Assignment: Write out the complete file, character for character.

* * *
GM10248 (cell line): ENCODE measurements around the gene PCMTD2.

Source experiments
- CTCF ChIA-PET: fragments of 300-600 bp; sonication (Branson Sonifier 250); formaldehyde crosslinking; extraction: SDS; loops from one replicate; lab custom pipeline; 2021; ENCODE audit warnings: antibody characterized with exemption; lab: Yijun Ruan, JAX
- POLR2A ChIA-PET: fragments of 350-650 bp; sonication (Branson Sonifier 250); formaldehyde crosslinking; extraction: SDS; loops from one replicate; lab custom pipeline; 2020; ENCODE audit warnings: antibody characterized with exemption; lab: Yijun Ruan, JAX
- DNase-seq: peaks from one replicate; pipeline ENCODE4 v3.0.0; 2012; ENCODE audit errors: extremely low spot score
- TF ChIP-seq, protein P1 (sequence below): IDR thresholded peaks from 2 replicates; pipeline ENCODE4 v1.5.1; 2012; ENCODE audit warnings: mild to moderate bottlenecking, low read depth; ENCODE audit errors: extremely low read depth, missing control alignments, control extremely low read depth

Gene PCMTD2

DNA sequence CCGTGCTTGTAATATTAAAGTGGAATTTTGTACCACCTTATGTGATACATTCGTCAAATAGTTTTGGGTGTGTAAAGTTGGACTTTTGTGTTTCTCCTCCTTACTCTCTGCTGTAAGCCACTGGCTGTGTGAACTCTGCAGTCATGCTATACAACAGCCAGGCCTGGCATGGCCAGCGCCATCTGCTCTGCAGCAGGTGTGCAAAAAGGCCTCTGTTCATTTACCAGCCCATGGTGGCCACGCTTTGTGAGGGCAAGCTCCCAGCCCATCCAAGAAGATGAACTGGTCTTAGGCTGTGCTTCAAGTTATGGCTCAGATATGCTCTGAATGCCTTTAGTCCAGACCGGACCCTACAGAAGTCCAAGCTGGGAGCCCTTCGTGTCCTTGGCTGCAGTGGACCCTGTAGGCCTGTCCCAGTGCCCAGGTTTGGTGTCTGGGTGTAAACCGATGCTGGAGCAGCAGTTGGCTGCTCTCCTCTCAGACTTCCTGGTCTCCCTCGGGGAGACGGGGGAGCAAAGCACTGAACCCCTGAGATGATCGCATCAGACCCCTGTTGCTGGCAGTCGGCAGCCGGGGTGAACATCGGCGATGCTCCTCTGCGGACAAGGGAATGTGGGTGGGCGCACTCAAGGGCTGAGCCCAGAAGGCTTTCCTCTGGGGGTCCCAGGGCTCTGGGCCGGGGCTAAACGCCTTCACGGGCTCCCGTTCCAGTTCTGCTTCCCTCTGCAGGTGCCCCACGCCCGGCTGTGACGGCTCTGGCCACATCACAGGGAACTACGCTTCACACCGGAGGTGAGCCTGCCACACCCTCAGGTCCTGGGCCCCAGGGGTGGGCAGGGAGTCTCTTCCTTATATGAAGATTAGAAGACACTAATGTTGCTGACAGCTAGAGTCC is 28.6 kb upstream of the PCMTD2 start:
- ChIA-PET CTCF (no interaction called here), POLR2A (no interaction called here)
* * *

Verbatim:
GM10248 (cell line): ENCODE measurements around the gene PCMTD2.

Source experiments
- CTCF ChIA-PET: fragments of 300-600 bp; sonication (Branson Sonifier 250); formaldehyde crosslinking; extraction: SDS; loops from one replicate; lab custom pipeline; 2021; ENCODE audit warnings: antibody characterized with exemption; lab: Yijun Ruan, JAX
- POLR2A ChIA-PET: fragments of 350-650 bp; sonication (Branson Sonifier 250); formaldehyde crosslinking; extraction: SDS; loops from one replicate; lab custom pipeline; 2020; ENCODE audit warnings: antibody characterized with exemption; lab: Yijun Ruan, JAX
- DNase-seq: peaks from one replicate; pipeline ENCODE4 v3.0.0; 2012; ENCODE audit errors: extremely low spot score
- TF ChIP-seq, protein P1 (sequence below): IDR thresholded peaks from 2 replicates; pipeline ENCODE4 v1.5.1; 2012; ENCODE audit warnings: mild to moderate bottlenecking, low read depth; ENCODE audit errors: extremely low read depth, missing control alignments, control extremely low read depth

Gene PCMTD2

DNA sequence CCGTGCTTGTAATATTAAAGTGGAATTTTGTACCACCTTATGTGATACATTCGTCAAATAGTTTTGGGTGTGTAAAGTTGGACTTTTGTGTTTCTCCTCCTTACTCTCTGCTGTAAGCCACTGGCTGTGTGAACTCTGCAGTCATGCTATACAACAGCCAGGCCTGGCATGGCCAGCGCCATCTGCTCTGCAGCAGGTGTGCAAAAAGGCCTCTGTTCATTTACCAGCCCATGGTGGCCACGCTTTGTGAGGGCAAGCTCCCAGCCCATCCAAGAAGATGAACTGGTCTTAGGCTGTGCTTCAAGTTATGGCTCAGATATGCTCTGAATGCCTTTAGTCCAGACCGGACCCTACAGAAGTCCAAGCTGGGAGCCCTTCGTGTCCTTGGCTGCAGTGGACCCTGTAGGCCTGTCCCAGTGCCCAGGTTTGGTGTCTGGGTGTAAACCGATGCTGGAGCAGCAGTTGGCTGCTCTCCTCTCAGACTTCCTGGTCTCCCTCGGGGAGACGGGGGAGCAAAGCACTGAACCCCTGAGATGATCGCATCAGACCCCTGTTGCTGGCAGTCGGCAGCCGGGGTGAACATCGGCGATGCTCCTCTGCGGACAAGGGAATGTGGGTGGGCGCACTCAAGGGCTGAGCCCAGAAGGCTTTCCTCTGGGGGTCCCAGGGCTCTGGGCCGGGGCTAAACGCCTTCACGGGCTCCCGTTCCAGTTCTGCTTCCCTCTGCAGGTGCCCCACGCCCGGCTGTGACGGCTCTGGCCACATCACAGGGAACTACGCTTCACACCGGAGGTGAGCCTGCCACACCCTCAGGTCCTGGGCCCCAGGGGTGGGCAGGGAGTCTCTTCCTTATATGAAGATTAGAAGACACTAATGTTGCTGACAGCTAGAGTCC is 28.6 kb upstream of the PCMTD2 start:
- ChIA-PET CTCF (no interaction called here), POLR2A (no interaction called here)